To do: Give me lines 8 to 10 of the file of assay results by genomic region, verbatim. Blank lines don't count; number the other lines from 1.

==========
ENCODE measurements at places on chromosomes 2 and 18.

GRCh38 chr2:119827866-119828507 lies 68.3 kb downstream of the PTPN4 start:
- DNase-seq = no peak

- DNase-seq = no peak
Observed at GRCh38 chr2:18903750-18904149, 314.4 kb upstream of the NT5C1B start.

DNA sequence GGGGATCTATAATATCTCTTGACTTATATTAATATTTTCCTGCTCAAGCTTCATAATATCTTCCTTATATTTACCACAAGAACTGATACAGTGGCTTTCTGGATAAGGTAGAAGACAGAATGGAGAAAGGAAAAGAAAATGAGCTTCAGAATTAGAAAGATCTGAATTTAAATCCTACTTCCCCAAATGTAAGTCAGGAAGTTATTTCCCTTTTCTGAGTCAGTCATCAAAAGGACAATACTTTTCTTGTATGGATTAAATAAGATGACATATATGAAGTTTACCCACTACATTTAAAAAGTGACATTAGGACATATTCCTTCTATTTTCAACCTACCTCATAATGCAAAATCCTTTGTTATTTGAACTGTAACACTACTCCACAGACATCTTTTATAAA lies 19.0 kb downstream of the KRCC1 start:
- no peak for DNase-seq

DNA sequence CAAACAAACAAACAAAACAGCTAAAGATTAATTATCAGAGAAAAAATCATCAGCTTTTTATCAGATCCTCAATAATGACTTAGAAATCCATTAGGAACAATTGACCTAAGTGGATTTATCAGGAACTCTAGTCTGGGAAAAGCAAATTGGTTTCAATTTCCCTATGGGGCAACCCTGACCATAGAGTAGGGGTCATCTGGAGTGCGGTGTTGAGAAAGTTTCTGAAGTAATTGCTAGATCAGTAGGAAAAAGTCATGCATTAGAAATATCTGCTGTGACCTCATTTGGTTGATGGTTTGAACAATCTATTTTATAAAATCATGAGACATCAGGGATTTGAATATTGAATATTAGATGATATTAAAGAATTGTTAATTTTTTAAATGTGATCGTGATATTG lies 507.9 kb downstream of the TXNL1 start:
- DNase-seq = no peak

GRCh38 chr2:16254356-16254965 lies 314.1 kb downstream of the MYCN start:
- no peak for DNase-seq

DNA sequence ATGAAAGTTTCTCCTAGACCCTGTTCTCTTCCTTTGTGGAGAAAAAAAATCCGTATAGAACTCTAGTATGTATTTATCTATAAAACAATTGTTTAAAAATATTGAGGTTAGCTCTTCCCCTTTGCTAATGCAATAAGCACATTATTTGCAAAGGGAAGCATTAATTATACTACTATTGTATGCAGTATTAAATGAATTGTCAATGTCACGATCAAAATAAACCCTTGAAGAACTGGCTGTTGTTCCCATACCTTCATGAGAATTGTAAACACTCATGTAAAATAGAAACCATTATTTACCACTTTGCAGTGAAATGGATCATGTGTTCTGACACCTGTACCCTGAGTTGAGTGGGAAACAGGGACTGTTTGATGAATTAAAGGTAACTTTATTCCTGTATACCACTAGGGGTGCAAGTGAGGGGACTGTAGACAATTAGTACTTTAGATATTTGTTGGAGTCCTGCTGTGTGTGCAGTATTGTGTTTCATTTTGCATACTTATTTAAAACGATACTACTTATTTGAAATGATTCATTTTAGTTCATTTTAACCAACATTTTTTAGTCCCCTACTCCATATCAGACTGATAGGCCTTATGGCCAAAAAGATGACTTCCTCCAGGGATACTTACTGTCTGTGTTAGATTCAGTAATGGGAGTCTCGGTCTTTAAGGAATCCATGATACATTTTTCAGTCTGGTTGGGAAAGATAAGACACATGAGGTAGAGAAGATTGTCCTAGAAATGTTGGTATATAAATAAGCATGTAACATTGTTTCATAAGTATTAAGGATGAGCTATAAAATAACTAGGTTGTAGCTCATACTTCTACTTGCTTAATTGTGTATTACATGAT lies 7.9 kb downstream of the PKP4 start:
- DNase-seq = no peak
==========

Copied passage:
DNA sequence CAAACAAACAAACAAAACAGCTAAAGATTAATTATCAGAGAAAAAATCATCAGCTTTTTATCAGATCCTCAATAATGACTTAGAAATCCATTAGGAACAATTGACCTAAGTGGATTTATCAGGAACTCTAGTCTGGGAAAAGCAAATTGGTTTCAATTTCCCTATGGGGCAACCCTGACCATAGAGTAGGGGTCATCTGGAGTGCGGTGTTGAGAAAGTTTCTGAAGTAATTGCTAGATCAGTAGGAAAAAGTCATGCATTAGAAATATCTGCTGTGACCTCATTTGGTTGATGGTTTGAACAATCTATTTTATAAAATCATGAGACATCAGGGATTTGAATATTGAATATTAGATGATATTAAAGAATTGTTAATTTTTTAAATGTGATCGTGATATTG lies 507.9 kb downstream of the TXNL1 start:
- DNase-seq = no peak

GRCh38 chr2:16254356-16254965 lies 314.1 kb downstream of the MYCN start: